The Koreas

Defying Government Ban, Activist Says He Sent Leaflets to North Korea 

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The Koreas | Politics | East Asia

Defying Government Ban, Activist Says He Sent Leaflets to North Korea 

If his claim is confirmed, Park Sang-hak would be the first known person to violate a new law banning people from sending leaflets to North Korea.

Defying Government Ban, Activist Says He Sent Leaflets to North Korea 

In this April 15, 2011, file photo, Park Sang-hak, center, and South Korean conservative activists prepare to release balloons bearing leaflets at the Imjingak Pavilion near the border village of Panmunjom in Paju, South Korea. The balloons read “Overthrow Kim Jong Il’s dictatorship.”

Credit: AP Photo/Lee Jin-man

Park Sang-hak, an activist promoting human rights in North Koreans and a former defector, said today that he had distributed leaflets to North Korea.

According to Park, 500,000 leaflets, 500 brochures, and 5,000 one-dollar bills were sent to North Korea from Gyeonggi province and Gangwon province, areas bordering North Korea, using 10 large balloons. He did not specify the date or exact location of the activity, to block the possibility of the government regulating future launches.

Weeks before, Park had expressed his intention to send leaflets to the North. After Park announced the latest launches, he argued that the legislation that bans people from sending leaflets to North Korea violates the basic rights of the people, such as freedom of expression, freedom of publication, and freedom of assembly.

The National Assembly passed the legislation in December 2020. The move came after Kim Yo Jong, sister of North Korean leader Kim Jong Un, had demanded the government ban provocative activities from North Korean defectors that could deteriorate the relationship between the two Koreas. The government supported the legislation, saying it was needed to ensure the safety of residents living near the border and to avoid unnecessary tensions with North Korea.

Park declared that he is not afraid of being sentenced to prison for sending the leaflets, saying he would tell the truth to 20 million starving North Korean compatriots. He accused the South Korean government of siding with Kim Jong Un and cracking down on North Korean defectors fighting for the liberation of the North Korean people.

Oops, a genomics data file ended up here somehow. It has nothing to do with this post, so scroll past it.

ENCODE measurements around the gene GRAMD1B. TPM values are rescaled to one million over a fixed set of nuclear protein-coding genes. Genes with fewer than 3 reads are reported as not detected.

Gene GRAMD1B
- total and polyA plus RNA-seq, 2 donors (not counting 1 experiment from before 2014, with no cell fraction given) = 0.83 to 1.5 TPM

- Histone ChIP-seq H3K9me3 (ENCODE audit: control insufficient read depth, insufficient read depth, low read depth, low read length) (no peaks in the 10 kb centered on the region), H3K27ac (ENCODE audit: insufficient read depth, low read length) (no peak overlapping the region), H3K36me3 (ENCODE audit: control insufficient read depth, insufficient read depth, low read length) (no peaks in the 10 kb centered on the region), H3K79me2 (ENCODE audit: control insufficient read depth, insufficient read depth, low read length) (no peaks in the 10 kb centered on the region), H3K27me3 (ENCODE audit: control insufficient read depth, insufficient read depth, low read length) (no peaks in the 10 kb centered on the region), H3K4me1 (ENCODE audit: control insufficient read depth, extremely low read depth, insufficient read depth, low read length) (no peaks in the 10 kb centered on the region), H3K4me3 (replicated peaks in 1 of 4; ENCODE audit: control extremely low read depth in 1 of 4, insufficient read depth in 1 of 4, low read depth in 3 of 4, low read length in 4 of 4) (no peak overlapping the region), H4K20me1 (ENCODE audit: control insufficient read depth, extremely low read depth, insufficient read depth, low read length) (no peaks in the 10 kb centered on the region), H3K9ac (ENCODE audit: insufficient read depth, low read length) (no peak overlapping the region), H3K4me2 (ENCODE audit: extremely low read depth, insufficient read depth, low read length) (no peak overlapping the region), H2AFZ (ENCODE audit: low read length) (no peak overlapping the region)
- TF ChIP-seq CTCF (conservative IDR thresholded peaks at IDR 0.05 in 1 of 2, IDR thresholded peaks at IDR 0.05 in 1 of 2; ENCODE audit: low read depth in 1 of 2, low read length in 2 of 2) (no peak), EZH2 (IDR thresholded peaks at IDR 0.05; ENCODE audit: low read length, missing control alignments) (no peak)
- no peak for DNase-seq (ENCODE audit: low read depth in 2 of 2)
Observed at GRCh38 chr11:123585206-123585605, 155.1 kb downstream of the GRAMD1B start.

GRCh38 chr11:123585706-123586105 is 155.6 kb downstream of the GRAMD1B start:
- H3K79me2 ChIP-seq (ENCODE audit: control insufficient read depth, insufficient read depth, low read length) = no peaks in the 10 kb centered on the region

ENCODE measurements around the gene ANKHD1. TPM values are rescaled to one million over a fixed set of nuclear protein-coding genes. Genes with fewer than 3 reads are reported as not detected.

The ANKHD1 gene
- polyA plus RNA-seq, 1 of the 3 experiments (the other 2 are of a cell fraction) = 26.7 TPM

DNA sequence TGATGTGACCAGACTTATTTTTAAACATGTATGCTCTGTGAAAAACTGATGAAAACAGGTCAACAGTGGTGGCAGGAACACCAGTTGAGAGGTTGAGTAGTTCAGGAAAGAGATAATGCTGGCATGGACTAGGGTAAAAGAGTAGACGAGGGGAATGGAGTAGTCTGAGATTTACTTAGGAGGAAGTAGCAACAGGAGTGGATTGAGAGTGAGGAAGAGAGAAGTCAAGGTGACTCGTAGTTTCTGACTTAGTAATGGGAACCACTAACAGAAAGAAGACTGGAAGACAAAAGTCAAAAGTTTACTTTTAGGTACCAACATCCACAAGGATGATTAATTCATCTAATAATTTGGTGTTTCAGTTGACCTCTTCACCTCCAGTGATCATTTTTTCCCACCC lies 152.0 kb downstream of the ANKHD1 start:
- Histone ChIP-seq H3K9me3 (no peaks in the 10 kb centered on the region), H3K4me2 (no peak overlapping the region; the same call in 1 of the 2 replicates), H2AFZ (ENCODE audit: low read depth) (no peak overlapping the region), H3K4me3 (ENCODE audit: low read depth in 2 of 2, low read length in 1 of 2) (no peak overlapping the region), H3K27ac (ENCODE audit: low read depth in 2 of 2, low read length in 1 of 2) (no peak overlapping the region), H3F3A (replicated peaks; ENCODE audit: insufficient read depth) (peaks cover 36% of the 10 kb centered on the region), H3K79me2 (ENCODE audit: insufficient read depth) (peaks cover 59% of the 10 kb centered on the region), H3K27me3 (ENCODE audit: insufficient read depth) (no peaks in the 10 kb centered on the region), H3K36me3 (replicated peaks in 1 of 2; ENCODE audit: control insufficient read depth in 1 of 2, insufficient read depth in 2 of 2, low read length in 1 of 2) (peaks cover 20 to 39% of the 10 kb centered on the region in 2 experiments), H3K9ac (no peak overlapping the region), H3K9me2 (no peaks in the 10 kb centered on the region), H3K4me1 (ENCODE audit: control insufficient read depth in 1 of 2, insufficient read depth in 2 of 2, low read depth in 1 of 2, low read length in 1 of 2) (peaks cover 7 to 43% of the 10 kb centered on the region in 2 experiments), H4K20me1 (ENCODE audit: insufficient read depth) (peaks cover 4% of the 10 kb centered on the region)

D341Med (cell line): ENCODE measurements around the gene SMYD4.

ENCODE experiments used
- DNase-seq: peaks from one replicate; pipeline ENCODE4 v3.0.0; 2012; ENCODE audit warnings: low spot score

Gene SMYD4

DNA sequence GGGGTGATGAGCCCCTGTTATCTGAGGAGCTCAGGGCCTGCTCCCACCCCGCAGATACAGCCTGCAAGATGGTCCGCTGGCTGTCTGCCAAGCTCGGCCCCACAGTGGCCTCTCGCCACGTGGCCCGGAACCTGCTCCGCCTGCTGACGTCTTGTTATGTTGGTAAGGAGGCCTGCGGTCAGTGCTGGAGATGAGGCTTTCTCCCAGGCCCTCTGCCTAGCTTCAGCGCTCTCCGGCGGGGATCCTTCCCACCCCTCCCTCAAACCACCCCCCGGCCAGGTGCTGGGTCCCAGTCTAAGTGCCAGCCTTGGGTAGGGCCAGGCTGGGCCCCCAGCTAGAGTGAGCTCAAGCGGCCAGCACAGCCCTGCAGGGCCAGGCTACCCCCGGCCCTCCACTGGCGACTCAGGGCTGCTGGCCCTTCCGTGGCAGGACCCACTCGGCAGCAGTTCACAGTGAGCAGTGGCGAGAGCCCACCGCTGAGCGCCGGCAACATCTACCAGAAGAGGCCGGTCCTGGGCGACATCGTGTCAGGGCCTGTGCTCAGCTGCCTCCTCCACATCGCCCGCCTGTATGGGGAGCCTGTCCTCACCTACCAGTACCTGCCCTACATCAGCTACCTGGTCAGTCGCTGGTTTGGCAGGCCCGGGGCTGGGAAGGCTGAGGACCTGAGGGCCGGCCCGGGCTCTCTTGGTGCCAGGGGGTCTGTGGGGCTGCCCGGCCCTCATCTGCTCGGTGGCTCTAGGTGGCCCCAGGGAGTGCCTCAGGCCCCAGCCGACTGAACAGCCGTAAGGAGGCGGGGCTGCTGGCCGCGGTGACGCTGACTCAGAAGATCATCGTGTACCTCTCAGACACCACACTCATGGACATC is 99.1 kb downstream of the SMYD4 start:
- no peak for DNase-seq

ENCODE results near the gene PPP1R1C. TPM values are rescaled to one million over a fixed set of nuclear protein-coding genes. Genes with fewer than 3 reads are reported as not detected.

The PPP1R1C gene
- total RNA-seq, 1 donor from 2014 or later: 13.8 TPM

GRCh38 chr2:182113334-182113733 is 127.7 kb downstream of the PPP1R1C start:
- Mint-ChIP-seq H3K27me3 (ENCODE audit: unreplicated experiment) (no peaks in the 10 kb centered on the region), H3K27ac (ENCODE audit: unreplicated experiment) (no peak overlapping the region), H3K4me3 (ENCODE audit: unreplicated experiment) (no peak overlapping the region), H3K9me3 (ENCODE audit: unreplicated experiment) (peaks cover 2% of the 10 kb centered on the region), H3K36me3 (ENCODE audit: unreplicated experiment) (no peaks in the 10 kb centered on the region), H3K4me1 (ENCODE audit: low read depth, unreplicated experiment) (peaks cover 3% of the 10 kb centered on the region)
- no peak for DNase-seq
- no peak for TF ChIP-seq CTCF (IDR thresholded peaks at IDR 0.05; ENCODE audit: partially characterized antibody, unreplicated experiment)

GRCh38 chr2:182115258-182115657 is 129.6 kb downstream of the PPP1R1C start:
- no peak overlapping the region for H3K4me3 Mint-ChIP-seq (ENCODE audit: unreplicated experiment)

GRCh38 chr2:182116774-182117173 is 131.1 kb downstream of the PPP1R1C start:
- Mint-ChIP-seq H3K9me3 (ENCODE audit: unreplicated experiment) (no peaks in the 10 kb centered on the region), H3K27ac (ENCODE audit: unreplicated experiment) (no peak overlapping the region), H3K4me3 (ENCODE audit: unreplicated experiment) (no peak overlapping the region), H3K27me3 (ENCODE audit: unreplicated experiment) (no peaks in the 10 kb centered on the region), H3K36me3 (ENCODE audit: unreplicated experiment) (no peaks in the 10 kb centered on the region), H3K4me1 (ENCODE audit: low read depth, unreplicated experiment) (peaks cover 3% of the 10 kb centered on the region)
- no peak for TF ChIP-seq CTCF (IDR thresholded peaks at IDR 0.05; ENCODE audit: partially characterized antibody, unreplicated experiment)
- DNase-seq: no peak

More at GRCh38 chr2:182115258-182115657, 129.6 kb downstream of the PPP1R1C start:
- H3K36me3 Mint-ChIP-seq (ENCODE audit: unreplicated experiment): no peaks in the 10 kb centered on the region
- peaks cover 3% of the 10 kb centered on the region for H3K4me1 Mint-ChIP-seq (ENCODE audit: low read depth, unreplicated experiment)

In response, a spokesman for the Ministry of Unification said today that if the activity is confirmed with the relevant agencies, it will respond in accordance with the relevant laws. As of writing, no government agency has confirmed that leaflets were in fact launched. If confirmed, it would be the first known case of an activist sending leaflets to the North since the National Assembly passed the bill to ban it.

The legislation allows punishment of up to three years in prison and fines of up to $27,000 for distributing visual media posts and flyers to North Korea from the South Korean side of the border.

Opposition parties and North Korean human rights groups have opposed the bill, arguing it violates freedom of expression and has too broad a scope. The government has said that the measure is aimed at guaranteeing the safety of residents near the border with North Korea.

According to local news reports, Park’s leaflet launch was sponsored by Suzanne Scholte, president of Defense Forum Foundation, a U.S. non-governmental organization.

U.S. lawmakers held a video conference hearing this month and denounced the legislation banning leaflet launches as an oppression of democratic freedoms. It was an unusual move made by the U.S. Congress to hold a hearing to debate the South Korean government’s policies.

Some critics in South Korea expressed displeasure over the hearing, saying it might unduly affect the government’s decision-making process on policies toward the North.

Seoul and Washington confirmed today that the leaders of the two countries are going to meet at the White House on May 21. Experts expect North Korea to take some actions before the summit.